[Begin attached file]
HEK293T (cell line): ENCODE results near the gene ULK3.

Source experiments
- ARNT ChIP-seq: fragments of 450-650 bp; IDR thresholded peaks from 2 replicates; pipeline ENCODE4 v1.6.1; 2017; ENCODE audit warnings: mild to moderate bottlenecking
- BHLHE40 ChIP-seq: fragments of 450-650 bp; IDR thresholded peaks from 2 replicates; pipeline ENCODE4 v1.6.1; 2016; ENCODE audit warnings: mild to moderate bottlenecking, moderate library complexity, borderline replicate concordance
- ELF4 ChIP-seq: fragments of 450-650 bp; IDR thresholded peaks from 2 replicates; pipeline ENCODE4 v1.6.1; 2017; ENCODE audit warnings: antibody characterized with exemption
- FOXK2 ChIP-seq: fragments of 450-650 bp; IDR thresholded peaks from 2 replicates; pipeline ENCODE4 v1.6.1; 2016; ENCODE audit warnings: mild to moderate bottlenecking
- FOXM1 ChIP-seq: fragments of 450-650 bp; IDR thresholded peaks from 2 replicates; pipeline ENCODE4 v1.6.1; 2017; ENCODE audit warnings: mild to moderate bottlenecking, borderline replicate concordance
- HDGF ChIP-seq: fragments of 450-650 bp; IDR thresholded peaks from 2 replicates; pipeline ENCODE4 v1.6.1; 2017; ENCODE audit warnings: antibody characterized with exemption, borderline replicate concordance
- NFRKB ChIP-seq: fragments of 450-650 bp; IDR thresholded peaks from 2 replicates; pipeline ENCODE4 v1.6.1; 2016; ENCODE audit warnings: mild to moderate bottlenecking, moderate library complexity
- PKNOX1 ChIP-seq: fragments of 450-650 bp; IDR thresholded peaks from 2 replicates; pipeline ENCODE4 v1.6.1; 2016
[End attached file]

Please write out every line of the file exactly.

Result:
HEK293T (cell line): ENCODE results near the gene ULK3.

Source experiments
- ARNT ChIP-seq: fragments of 450-650 bp; IDR thresholded peaks from 2 replicates; pipeline ENCODE4 v1.6.1; 2017; ENCODE audit warnings: mild to moderate bottlenecking
- BHLHE40 ChIP-seq: fragments of 450-650 bp; IDR thresholded peaks from 2 replicates; pipeline ENCODE4 v1.6.1; 2016; ENCODE audit warnings: mild to moderate bottlenecking, moderate library complexity, borderline replicate concordance
- ELF4 ChIP-seq: fragments of 450-650 bp; IDR thresholded peaks from 2 replicates; pipeline ENCODE4 v1.6.1; 2017; ENCODE audit warnings: antibody characterized with exemption
- FOXK2 ChIP-seq: fragments of 450-650 bp; IDR thresholded peaks from 2 replicates; pipeline ENCODE4 v1.6.1; 2016; ENCODE audit warnings: mild to moderate bottlenecking
- FOXM1 ChIP-seq: fragments of 450-650 bp; IDR thresholded peaks from 2 replicates; pipeline ENCODE4 v1.6.1; 2017; ENCODE audit warnings: mild to moderate bottlenecking, borderline replicate concordance
- HDGF ChIP-seq: fragments of 450-650 bp; IDR thresholded peaks from 2 replicates; pipeline ENCODE4 v1.6.1; 2017; ENCODE audit warnings: antibody characterized with exemption, borderline replicate concordance
- NFRKB ChIP-seq: fragments of 450-650 bp; IDR thresholded peaks from 2 replicates; pipeline ENCODE4 v1.6.1; 2016; ENCODE audit warnings: mild to moderate bottlenecking, moderate library complexity
- PKNOX1 ChIP-seq: fragments of 450-650 bp; IDR thresholded peaks from 2 replicates; pipeline ENCODE4 v1.6.1; 2016